Macbeth, the main character in the play, yearn and lust for achievement and power through possible means including using power as the Scottish general to execute evil actions. There is a suggestion of the primary problem throughout the play that when leaders apply violence to seek for personal achievements and power, they become unstoppable as their actions traverse moral constraints. In some instances, Macbeth employs violence in eliminating anybody proofing to be a threat and a stumbling block, such as Macduff, Fleance, and Banquo, as he ascends to power. Shakespeare applies motifs in the form of literary and recurring structures in developing and reiterating the primary themes in the play. The central theme, unconstrained ambition, is evident in Scene 7 of Act 1 from Macbeth's attributes of "vaulting ambition" which Shakespeare uses as a horse metaphor for the absence of justification of the series of violence and murders in his course to the crown (Shakespeare 5, 7.1.27). Blood, hallucination, and violence are the key motifs that Shakespeare uses to develop the central theme that when unfettered ambition can traverse one's moral constraints leading to one committing evil to ascend to power.
Hallucinations are one of the motifs Shakespeare uses to reiterate the theme of unchecked ambition and its consequences. There are some cases in the plays where there is a recurrence of hallucinations such as the visionary reminders of the Macbeths' guilt for their ambitioned plans of attaining power by committing evil actions. Doctor says that "thick-coming fancies" keeps Lady Macbeth from rest and feels the doctor should heal her delusions (Shakespeare 112, 5.3.40). As evident in the first scene of Act 2 line 39 of the play, before the death of Banquo and Duncan, Macbeth encounters hallucinations such as the bloody dagger before the death of Duncan serving as a representation of the bloody course in the quest for ambition (Shakespeare 31, 2.1.39). Macbeth sees Banquo's ghost reminding him of the death of his friend Duncan. The visionary sleep walk with blood-stained hands is another form of hallucinations of the ciphers of unfettered ambition.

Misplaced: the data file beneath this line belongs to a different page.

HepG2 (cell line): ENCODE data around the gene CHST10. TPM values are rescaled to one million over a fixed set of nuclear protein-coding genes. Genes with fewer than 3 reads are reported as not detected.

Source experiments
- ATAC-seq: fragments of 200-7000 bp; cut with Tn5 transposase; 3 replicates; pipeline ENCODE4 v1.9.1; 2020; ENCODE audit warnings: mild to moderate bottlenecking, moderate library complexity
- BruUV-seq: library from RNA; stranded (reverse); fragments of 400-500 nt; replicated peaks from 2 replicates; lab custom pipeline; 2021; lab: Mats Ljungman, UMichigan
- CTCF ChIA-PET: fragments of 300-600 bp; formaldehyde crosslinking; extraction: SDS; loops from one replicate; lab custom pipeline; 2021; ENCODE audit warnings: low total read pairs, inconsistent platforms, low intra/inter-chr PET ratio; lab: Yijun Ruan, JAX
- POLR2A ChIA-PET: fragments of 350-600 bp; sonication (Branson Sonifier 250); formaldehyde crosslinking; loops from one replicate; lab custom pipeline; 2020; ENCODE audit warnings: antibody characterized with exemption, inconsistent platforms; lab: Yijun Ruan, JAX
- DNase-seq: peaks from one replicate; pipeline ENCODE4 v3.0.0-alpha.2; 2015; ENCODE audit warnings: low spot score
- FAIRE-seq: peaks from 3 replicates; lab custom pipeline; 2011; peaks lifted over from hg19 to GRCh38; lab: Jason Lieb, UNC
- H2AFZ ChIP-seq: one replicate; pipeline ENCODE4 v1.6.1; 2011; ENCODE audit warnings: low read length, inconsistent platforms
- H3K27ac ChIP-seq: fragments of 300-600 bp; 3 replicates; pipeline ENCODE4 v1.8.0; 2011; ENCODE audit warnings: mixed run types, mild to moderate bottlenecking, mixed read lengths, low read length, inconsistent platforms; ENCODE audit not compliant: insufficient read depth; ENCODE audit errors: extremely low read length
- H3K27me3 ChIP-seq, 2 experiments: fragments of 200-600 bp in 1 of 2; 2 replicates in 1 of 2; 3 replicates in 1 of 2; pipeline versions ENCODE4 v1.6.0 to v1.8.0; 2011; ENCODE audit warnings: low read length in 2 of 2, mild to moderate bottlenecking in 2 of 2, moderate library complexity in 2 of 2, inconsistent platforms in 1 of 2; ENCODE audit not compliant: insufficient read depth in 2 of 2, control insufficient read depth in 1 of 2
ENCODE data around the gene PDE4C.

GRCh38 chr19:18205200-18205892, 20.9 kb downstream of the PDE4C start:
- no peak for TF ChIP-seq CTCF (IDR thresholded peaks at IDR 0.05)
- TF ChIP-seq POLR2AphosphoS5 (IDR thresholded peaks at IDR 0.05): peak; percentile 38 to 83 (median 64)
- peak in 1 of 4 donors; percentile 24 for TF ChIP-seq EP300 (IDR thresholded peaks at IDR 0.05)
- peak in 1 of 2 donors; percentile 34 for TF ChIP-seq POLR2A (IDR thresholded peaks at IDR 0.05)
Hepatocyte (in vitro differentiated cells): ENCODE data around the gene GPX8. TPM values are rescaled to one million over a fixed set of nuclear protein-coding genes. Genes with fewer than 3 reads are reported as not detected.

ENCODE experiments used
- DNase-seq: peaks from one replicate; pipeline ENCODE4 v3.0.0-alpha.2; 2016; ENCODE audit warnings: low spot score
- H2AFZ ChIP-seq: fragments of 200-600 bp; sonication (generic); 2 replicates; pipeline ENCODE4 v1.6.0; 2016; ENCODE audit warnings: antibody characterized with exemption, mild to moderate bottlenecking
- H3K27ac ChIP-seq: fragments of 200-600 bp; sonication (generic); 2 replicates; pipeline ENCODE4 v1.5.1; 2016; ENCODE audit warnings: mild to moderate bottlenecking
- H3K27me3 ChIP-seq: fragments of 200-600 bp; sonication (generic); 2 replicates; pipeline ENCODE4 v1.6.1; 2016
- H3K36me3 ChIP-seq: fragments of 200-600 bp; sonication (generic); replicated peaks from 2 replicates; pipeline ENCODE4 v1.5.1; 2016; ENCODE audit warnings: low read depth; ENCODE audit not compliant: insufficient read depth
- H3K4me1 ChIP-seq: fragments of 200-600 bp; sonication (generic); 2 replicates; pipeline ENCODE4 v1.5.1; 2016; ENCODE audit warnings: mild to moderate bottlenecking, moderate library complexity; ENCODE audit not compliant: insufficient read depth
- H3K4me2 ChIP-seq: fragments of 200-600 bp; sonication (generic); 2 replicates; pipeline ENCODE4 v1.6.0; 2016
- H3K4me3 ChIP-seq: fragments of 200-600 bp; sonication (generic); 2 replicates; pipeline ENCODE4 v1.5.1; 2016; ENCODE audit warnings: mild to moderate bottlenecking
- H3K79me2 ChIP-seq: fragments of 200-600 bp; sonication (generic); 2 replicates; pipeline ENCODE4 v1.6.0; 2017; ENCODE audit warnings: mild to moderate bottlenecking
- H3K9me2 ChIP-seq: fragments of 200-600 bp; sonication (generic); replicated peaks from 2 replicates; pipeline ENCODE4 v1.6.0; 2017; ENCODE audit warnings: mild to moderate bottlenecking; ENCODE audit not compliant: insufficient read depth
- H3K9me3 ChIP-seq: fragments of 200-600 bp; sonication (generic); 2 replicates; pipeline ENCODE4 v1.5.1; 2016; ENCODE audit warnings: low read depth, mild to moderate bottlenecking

Violence is another motif that recurs in the play as Shakespeare attempt to give the course and consequences of unchecked ambition. Macbeth claims to defend Scotland, but except for the murder of MacDowald, the acts of killing Banquo, Duncan and his Chamberlains, Lady Macduff and her son is a reiteration of Macbeth's bloody course of claiming and retaining the crown, his greatest ambition (Shakespeare 48, 3.2.23). At the ends of the play, Macduff murders Macbeth signifying the consequences of unchecked ambitions (Shakespeare 72, 5.4.27). At the end of the play, Macbeth's violent nature bait them with "rabble curse" (Shakespeare 103, 5.10.28-29). Violence motifs is a reiteration that Macbeth's aroused ambition led to the destruction of others and self.
Blood as a motif is evident in most of the scenes appearing as hallucinations to Macbeth and in other cases encounters blood from hands-on experiences in murder scenes. Lady Macbeth, for instance, invokes death spirits to makes her blood thick and "stop up the passage and access to guilt" so that she kills without guilt as the thin blood is healthy (Shakespeare 6, 1.5.43-44). Blood serve as motif reminders of the consequences of the lust and ambitions to ascend to powers using cruel and evil means. Blood also represent the remorse and guilt lingering Macbeth's mind as part of the consequences of the adverse actions. As a reiteration of remorse and guilt, Macbeth at one instance wonders that the Neptune's water was not enough to clean blood in his hand (Shakespeare 41, 2.2.58-59). Shakespeare uses blood to symbolize Macbeth's guilt for the application of barefaced power to seek and hold on to power.
It is evident that blood, violence, and hallucinations are key motifs for the development of the theme of unfettered ambition when lust for power forces leaders to depart from the course of moral politics. Shakespeare uses the motifs to demonstrate how greed and unconstrained ambition transcend morality and surpass human nature. Therefore, unfettered ambition can traverse an individual's moral constraints leading to one committing evil to ascend to power.
Shakespeare, William. Macbeth. Prince Frederick, MD: Recorded Books, Inc., 2008. Print.
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